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Author's profile photo Christian Martick

SAP Software Change Control Insights: CTS, CTS+, Central CTS – Why so many names?

Okay, today, let me try to resolve some confusion out there, when it comes to the naming and especially the meaning of the CTS-related products and features.

You all might have heard of CTS, CTS+ or even Central CTS. The ‘CTS’ in all of those terms refers to the SAP Change and Transport System – and all-integrated software logistics tools to record and propagate changes. Historically, (stick with me here for a second, I won’t bore you with the history of CTS too long), the foundation was developed in the early 1990’s. With the introduction of SAP R/3 a new kind of business software platform was born. The tooling itself grew over the years from the very core (the kernel parts) of CTS including the transport control program tp and the database content tool R3trans, into a fully integrated workbench environment and an advanced ABAP-based transport management system (TMS).

However, not only did the IT world become more and more complex, but also the SAP landscape evolved into something more heterogenous – non-ABAP solutions based on JAVA environments – like SAP Enterprise Portal – started to emerge in the early 2000s. But of course, with the introduction of those new platforms, the need for orchestrated and properly managed change processes became more and more essential. Since so many SAP customers were quite familiar with our ABAP-level CTS-based tooling and processes on top (using solutions like SAP Change Request Management and SAP Quality Gate Management), we decided to integrate those new technologies into the existing infrastructure. Hence, an extension of CTS was developed to manage exactly those new applications – and now, guess what this extension was called? CTS+ That’s right, CTS+ is the extension of CTS to incorporate non-ABAP changes – it was never meant to be the next version of CTS, but instead CTS itself now simply included non-ABAP features. In order to give those a catchy name, the term ‘CTS+’ was introduced.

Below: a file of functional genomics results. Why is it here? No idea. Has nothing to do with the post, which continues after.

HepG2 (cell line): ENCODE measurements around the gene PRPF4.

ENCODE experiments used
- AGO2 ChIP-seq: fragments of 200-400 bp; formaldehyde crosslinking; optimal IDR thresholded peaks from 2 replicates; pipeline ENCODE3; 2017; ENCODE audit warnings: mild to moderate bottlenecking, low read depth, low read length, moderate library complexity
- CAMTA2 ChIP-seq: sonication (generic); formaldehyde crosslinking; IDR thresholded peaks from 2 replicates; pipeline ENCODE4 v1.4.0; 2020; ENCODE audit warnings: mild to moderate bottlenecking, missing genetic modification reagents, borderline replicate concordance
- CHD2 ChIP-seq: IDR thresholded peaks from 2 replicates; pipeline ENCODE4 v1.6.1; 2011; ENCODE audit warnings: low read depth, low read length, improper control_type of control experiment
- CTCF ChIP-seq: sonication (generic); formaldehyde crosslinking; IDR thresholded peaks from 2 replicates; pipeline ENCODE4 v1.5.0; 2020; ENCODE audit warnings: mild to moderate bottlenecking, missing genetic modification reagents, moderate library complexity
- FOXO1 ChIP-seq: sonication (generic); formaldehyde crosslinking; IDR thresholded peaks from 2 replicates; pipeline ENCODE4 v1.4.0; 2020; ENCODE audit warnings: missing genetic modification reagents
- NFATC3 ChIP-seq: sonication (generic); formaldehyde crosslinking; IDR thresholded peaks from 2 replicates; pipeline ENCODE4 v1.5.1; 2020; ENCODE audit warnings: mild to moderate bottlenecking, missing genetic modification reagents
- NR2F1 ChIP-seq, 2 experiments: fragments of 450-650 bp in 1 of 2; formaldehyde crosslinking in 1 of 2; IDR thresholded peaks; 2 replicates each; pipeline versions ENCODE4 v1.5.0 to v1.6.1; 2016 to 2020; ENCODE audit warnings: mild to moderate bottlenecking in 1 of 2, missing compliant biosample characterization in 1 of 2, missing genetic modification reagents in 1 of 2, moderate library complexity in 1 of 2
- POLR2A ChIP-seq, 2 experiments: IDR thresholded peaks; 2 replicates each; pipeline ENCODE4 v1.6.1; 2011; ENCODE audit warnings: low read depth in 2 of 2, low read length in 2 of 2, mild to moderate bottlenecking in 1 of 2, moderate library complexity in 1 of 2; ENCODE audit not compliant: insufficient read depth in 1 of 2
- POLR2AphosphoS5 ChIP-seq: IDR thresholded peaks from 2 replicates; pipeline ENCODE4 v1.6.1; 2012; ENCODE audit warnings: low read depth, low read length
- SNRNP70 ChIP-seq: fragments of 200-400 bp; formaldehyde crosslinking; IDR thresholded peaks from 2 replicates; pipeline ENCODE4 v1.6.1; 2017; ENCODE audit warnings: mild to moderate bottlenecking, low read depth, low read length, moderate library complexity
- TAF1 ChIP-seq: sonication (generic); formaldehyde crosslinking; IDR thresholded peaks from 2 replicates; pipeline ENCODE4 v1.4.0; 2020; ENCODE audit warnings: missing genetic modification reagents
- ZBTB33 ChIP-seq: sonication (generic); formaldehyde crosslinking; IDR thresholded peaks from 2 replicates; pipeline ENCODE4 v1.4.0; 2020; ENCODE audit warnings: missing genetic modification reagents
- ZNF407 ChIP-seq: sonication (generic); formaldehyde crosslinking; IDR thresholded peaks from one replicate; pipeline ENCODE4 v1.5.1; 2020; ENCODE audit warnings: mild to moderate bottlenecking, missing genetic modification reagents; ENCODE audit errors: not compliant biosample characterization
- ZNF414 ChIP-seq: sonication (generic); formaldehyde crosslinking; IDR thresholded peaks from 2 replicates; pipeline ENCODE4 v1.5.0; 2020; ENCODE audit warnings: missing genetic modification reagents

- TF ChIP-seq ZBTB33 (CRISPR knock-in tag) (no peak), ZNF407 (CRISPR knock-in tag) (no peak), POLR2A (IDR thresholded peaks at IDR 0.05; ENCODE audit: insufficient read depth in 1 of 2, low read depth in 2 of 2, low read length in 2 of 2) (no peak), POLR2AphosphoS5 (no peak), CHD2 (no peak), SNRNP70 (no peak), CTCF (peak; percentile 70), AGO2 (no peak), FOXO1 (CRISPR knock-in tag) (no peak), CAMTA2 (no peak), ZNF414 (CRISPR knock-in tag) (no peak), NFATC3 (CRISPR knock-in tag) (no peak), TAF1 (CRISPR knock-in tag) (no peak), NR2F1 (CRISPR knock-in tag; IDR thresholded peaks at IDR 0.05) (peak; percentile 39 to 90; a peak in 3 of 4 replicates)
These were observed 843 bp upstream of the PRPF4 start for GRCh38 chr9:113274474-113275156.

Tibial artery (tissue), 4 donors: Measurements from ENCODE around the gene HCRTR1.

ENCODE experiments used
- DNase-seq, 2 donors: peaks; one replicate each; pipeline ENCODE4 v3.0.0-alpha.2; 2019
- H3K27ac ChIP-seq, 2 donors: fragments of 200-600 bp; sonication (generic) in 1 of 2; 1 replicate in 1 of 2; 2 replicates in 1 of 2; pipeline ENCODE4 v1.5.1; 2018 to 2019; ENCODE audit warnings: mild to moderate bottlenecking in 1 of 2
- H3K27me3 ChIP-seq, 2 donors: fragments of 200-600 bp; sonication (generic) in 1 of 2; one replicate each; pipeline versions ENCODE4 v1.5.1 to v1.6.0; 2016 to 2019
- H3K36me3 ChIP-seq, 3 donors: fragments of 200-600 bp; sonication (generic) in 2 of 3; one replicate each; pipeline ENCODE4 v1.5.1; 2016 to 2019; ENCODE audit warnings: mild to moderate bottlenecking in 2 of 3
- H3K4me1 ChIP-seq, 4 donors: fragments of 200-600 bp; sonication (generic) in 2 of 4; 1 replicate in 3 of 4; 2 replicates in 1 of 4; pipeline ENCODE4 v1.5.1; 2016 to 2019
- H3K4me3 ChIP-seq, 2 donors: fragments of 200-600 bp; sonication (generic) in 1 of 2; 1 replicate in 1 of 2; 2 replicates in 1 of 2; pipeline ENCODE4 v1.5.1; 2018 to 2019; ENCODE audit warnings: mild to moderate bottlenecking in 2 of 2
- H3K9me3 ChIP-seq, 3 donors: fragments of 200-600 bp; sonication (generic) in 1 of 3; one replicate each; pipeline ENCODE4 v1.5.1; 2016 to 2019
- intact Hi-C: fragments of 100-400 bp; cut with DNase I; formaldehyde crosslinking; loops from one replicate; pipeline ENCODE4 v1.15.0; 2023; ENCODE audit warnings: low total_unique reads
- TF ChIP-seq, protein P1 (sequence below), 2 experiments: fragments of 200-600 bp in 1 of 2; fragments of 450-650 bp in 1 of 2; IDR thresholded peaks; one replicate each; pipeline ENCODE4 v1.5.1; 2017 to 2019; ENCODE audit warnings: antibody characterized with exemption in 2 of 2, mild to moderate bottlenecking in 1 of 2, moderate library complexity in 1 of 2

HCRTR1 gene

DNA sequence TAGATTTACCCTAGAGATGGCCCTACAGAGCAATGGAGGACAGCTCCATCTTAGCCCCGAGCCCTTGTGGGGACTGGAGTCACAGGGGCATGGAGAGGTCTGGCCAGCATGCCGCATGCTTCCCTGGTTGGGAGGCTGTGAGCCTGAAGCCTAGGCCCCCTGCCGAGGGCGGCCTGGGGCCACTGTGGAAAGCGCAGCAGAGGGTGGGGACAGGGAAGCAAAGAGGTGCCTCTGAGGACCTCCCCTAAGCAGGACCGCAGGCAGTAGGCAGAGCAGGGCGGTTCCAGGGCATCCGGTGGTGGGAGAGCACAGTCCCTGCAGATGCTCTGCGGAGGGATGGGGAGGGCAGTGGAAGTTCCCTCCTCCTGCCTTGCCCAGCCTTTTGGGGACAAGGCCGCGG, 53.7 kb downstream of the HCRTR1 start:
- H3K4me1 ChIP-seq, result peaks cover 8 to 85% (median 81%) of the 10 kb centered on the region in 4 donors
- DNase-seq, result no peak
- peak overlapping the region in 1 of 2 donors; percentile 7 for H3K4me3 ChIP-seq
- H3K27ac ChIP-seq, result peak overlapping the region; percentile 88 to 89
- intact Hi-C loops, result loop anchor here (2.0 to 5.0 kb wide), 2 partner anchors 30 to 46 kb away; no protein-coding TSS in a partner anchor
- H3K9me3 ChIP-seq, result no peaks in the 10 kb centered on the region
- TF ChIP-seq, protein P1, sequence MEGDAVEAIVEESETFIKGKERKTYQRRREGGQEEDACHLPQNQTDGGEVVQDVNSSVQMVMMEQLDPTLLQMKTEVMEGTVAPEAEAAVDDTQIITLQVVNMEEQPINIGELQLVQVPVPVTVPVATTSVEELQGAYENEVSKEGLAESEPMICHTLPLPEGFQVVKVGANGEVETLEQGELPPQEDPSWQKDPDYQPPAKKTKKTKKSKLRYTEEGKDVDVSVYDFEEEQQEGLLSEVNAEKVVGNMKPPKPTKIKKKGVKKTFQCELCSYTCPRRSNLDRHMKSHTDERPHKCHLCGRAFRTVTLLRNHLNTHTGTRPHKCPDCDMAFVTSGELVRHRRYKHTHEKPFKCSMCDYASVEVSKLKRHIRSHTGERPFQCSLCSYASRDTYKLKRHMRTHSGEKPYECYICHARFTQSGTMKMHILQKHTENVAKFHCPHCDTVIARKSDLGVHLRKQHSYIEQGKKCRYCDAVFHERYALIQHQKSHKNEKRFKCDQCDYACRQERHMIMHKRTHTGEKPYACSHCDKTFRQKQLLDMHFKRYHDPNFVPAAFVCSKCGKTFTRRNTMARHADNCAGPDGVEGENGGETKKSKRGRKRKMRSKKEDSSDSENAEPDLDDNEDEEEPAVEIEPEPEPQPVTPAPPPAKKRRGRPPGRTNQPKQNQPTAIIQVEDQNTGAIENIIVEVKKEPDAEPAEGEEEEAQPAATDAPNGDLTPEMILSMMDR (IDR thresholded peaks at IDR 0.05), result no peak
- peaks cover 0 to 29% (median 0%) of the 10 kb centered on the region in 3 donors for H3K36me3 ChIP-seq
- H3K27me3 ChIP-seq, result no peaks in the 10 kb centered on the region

Okay, now we know, that CTS is still CTS, even if it comes with a CTS+ feature set, but how about Central CTS? Is this the next version of CTS? Well, here the answer is again: no! Central CTS is not the next version of CTS, but rather again, a new set of features of CTS rolled out under this term. The evolution of the transport system did not stop with the introduction of non-ABAP systems and content, but went on together with the evolution of the business landscapes. The basic idea was to focus on actual business solutions, instead of just enabling different technologies. A business process does not stop at system-borders, but rather might incorporate multiple systems, running on all sorts of platforms. Which means, that changes and development for such a process need to be implemented in multiple systems as well. So, how to keep those pieces together? Here is where Central CTS (cCTS) comes into the play – basically, cCTS is a set of features (clusters, collections, synchronization, flexible bundling) helping customers to manage even the most complex landscapes and change processes. And once more: Central CTS is not a new version of CTS, but rather a feature-based extension to enable change processes in complex, heterogenous landscapes.

Well, was this confusing? Another way of thinking about it is this: imagine a box called CTS, just like a model kit with various parts and features included, one of them being plain CTS, another one CTS+ and the third one Central CTS. All those pieces do offer different options and possibilities. You can deploy them all together or as you need them.

So, what to take away from this post? That’s really simple: plain CTS, CTS+, or Central CTS – in the end, it is all CTS!

Thanks for reading and see you soon!


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      Author's profile photo Prajakta Patkar
      Prajakta Patkar

      Thank you, for straight and simple explanation! 🙂

      Author's profile photo Hariprasad Challagondla
      Hariprasad Challagondla

      Good Article, very informative, Thanks for the efforts.